Jordi Savall's 'The Borgia Dynasty'

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The Borgias, the famously sinister Spanish noble clan who ruled Renaissance Rome and the Catholic Church, have been part of popular culture for centuries. But they’re now having a moment: Showtime recently launched “The Borgias” a $45 million, nine-episode TV series starring Jeremy Irons as Rodrigo Borgia, the Renaissance baron who schemed his way to the papacy [Watch the trailer]. Several recent novels tackle the subject including Sins of the House of Borgia by Sarah Bower and The Borgia Bride by Jeanne Kalogridis.

And from gamba player, arranger and conductor Jordi Savall comes "The Borgia Dynasty," a three-CD set and book that provides a revelatory survey of the noble family in music, from its multicultural origins in medieval Muslim Valencia through 16th-century Italy. It’s our Album of the Week.

Savall, who is known for his sweeping musicological projects, takes on the family that rose to be one of the most powerful in Italy, producing two Popes (Callistus III and Alexander VI), a Saint, and individuals whose names were enshrined in notorious tales involving adultery, simony, theft, rape, bribery, incest, and murder. Yet although their name is synonymous with Papal corruption, Savall points out that they did foster the arts, and were instrumental in the period’s explosive growth of culture. The three CDs here present a great variety of music, including Arabic themes, Guillaume Dufay, Josquin Des Prez and even a Credo in unum Deum attributed to Francisco Borja. The styles range from energetic instrumental numbers to ethereal choral polyphony.

A 244-page bound book, full of color, contains notes and translations in four languages and a bonus DVD contains a documentary on the recording, which won a Grammy for best small ensemble performance earlier this year.

Borgia Dynasty: Church and Power in the Renaissance
Jordi Savall, Montserrat Figueras,
La Capella Reial de Catalunya and Hespèrion XXI
Alia Vox
Available at

Q2's Album of the Week, from The New Canon:

Few things live up to their titles (we’ve yet to see someone bowled over by a ShamWow). However, there is something in the waters of NOW Ensemble’s sophomore release that truly does awaken the ear. A follow-up to their 2007 debut recording, Now, this cabal of Yale Music grads have once again mined new music’s talented collective of composers, including three of its own members, for a Whitman’s sampler of new music. And, lucky for us, everything in the box is a caramel.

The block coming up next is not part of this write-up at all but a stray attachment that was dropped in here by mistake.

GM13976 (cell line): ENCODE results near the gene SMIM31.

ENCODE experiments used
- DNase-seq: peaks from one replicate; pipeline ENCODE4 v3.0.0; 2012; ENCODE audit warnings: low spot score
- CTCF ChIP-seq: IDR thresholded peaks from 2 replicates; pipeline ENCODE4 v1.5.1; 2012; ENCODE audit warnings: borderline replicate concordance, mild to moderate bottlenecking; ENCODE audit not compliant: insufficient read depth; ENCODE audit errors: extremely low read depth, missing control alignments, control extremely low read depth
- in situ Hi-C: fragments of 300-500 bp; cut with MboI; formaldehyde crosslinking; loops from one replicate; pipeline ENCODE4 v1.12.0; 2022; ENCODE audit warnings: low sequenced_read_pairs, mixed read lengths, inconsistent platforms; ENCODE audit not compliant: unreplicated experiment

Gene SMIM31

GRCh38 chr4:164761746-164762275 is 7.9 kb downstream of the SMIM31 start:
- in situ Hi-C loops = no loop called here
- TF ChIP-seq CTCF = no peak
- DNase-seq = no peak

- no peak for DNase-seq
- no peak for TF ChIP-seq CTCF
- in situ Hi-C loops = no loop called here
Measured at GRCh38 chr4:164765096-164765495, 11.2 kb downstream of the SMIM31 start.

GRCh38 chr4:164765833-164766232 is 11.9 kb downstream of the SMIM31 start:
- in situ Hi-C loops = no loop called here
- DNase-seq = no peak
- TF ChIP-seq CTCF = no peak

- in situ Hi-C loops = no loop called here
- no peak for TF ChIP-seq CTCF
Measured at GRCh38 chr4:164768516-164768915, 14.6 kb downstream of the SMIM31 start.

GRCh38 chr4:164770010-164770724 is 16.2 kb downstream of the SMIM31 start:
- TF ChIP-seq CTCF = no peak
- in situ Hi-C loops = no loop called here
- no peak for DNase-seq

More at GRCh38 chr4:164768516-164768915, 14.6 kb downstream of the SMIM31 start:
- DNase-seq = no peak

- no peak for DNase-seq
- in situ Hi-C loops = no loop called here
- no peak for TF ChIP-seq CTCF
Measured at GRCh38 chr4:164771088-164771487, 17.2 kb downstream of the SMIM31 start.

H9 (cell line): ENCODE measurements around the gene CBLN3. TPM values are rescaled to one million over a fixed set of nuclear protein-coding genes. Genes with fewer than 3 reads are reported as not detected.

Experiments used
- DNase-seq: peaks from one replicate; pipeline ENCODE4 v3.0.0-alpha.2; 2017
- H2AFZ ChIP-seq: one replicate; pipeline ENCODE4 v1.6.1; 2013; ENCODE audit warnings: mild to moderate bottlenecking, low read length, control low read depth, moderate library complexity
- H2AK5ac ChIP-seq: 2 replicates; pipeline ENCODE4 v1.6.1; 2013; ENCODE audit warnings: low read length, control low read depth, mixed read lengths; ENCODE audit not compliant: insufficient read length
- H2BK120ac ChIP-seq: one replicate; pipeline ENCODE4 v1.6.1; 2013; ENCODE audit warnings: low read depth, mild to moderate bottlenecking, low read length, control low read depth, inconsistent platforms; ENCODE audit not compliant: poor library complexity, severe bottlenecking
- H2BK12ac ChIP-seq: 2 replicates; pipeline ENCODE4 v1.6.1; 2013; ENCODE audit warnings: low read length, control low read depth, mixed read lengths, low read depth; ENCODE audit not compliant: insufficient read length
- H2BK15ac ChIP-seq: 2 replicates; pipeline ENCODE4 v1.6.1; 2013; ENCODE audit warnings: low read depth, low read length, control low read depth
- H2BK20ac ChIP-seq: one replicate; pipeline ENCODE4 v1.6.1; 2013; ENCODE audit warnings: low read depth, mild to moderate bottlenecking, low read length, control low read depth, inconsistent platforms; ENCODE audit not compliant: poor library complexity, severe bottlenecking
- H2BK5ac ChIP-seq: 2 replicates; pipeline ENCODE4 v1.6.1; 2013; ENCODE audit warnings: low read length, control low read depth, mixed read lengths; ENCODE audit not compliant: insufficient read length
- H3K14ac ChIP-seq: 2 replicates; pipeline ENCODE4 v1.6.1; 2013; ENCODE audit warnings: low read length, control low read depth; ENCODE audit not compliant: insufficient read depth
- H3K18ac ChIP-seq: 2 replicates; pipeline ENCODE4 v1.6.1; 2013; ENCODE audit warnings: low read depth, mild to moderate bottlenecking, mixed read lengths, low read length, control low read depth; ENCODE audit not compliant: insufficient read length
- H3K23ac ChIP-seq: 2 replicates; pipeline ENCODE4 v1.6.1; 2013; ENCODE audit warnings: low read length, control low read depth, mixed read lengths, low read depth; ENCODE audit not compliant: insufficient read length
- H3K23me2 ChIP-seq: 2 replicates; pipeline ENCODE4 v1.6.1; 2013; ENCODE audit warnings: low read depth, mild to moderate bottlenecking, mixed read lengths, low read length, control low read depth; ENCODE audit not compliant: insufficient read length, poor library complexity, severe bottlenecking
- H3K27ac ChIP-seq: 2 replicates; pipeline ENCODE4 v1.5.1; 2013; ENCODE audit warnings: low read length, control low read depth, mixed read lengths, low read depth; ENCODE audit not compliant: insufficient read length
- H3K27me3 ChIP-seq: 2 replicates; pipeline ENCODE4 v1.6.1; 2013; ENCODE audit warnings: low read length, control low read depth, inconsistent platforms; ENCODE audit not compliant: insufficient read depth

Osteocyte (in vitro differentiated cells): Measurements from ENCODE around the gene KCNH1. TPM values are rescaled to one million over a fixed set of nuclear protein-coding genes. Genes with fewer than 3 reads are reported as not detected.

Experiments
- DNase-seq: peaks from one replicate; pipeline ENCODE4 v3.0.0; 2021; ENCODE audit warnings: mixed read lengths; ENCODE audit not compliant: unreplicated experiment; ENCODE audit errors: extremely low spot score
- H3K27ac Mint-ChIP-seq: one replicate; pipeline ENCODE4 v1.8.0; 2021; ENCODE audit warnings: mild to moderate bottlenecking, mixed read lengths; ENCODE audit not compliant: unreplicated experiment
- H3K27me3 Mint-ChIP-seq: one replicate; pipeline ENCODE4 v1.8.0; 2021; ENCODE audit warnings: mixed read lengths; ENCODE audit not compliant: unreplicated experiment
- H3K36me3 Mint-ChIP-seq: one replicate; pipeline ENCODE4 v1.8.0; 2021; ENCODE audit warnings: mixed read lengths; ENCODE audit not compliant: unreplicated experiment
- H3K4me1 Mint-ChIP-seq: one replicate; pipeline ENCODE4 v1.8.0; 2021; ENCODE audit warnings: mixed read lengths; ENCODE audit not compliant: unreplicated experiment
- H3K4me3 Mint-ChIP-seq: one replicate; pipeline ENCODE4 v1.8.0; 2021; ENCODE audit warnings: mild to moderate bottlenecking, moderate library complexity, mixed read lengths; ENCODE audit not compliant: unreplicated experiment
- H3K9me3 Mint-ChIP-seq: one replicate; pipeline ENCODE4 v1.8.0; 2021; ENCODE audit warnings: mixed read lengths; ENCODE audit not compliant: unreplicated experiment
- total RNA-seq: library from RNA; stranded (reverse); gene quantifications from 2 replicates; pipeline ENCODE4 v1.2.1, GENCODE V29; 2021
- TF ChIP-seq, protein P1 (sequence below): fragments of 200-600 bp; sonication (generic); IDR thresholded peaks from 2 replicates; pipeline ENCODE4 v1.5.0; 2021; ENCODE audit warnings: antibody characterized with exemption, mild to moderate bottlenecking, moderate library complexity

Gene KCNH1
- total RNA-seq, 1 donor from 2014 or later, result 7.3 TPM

Building on a single flute riff courtesy of Alex Sopp, NOW managing director Judd Greenstein’s Change opens the disc with a sprightly yet graceful flourish, gradually adding instrument to instrument and switching melodic dance partners without ever straying too far from Sopp’s bird-like call.

One singular mood doesn’t last long in Awake, however. The tone shifts drastically from the sweet and mellow sounds of Change to the haunting whirlwind of Sean Friar’s Velvet Hammer, slipping even further into crafty delirium in Missy Mazzoli’s hypnotic Magic with Everyday Objects, described by the composer herself as “a piece on the verge of a nervous breakdown.”

NOW’s own guitarist Mark Dancigers follows up this bout of sonic schizophrenia with the musical equivalent of a glass of mulled wine in Burst. Balancing the influences of Ali “Farka” Touré and Mozart, Dancigers gives us some warm guitar riffs with a cool twirl through textbook counterpoint. It’s mind soothing but never allows the listener to fall into complacency. David Crowell’s kinetic and pulsating Witing in the Rain for Snow picks up the thread in a churning piece evocative of mercurial early-winter showers. And if that’s not enough, Awake’s closing title track by ensemble member Patrick Burke is a triple espresso with an extra shot of Javanese gamelan for good measure.

Now Ensemble
New Amsterdam Records
Available at